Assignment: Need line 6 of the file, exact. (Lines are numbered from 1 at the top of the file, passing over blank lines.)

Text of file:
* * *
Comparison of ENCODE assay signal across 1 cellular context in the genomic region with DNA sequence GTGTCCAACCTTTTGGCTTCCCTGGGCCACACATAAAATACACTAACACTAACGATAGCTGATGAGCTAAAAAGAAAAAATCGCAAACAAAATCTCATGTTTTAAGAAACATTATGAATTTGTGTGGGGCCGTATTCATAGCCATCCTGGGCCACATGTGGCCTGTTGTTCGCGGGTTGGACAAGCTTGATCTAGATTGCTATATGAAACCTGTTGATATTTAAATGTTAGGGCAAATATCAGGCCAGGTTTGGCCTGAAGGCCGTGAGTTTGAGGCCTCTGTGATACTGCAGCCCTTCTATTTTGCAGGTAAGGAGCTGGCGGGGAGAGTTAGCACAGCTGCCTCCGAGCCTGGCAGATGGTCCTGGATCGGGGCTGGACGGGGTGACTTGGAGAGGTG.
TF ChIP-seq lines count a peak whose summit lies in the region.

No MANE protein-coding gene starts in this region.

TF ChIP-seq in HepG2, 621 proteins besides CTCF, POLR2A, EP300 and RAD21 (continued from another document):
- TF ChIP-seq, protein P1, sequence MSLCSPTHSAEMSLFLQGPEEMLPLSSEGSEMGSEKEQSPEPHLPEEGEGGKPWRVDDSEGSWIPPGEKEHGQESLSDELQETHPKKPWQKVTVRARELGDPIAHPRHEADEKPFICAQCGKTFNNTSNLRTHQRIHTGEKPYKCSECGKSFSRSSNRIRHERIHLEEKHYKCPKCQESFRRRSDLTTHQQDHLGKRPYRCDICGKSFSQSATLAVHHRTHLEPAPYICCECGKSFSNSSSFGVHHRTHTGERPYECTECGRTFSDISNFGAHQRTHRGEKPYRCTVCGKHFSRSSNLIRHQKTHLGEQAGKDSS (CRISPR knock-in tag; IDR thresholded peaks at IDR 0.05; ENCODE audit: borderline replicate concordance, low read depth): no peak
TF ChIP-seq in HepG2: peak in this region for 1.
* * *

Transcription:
TF ChIP-seq in HepG2: peak in this region for 1.